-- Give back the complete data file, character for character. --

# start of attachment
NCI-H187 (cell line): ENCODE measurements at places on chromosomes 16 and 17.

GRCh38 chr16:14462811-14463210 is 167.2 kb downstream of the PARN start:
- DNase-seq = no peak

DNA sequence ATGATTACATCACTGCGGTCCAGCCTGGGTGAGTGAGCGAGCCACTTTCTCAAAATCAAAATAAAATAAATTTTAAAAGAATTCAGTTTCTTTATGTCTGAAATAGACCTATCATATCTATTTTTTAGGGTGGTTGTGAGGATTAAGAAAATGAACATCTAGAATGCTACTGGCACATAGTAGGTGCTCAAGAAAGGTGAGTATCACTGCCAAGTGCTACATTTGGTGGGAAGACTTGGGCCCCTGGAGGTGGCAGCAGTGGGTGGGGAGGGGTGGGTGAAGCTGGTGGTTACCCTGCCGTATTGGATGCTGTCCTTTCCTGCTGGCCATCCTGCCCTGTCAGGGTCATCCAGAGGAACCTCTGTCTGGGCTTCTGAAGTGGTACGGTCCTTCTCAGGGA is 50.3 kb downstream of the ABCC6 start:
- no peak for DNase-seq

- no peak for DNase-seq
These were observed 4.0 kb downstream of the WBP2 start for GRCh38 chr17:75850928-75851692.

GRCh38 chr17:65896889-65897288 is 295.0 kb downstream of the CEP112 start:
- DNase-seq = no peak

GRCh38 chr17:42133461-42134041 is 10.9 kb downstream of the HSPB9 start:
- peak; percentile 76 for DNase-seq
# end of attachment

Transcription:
NCI-H187 (cell line): ENCODE measurements at places on chromosomes 16 and 17.

GRCh38 chr16:14462811-14463210 is 167.2 kb downstream of the PARN start:
- DNase-seq = no peak

DNA sequence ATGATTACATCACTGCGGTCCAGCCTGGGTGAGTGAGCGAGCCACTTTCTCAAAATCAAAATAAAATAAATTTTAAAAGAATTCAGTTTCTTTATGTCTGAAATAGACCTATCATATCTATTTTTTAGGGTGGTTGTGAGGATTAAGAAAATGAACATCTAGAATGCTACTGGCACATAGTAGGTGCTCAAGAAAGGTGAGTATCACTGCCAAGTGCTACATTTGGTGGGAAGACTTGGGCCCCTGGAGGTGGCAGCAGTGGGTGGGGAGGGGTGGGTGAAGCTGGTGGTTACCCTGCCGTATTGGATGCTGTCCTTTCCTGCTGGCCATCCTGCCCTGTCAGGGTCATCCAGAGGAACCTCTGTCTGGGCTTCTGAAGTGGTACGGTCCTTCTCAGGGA is 50.3 kb downstream of the ABCC6 start:
- no peak for DNase-seq

- no peak for DNase-seq
These were observed 4.0 kb downstream of the WBP2 start for GRCh38 chr17:75850928-75851692.

GRCh38 chr17:65896889-65897288 is 295.0 kb downstream of the CEP112 start:
- DNase-seq = no peak

GRCh38 chr17:42133461-42134041 is 10.9 kb downstream of the HSPB9 start:
- peak; percentile 76 for DNase-seq